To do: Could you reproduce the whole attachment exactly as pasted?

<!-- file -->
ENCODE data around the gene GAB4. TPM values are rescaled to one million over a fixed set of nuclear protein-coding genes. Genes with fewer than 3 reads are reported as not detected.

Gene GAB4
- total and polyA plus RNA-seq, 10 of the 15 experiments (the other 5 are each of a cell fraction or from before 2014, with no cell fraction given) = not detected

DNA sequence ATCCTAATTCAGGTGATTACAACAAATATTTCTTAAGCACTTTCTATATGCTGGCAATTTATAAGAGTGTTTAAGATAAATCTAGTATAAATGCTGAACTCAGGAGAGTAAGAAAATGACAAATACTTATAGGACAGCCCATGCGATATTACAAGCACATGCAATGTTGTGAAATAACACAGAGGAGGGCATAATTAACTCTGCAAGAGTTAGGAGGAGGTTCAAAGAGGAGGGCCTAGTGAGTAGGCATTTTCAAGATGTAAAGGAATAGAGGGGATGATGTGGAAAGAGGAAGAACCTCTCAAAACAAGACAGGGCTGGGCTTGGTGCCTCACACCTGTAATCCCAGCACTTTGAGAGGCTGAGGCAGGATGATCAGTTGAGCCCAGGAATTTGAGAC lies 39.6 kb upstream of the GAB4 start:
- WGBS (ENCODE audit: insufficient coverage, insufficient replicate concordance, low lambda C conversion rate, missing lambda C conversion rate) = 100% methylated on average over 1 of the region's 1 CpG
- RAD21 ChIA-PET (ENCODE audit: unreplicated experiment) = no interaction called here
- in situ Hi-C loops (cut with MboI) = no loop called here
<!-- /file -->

ENCODE data around the gene GAB4. TPM values are rescaled to one million over a fixed set of nuclear protein-coding genes. Genes with fewer than 3 reads are reported as not detected.

Gene GAB4
- total and polyA plus RNA-seq, 10 of the 15 experiments (the other 5 are each of a cell fraction or from before 2014, with no cell fraction given) = not detected

DNA sequence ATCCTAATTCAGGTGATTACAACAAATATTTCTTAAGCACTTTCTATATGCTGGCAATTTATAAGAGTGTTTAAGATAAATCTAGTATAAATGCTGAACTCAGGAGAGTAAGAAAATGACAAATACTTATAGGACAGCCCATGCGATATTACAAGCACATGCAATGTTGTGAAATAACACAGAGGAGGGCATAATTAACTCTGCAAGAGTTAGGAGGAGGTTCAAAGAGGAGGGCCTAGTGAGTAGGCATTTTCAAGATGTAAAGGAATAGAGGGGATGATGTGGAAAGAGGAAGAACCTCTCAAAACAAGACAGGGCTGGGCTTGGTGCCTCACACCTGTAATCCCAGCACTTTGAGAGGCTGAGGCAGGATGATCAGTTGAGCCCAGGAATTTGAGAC lies 39.6 kb upstream of the GAB4 start:
- WGBS (ENCODE audit: insufficient coverage, insufficient replicate concordance, low lambda C conversion rate, missing lambda C conversion rate) = 100% methylated on average over 1 of the region's 1 CpG
- RAD21 ChIA-PET (ENCODE audit: unreplicated experiment) = no interaction called here
- in situ Hi-C loops (cut with MboI) = no loop called here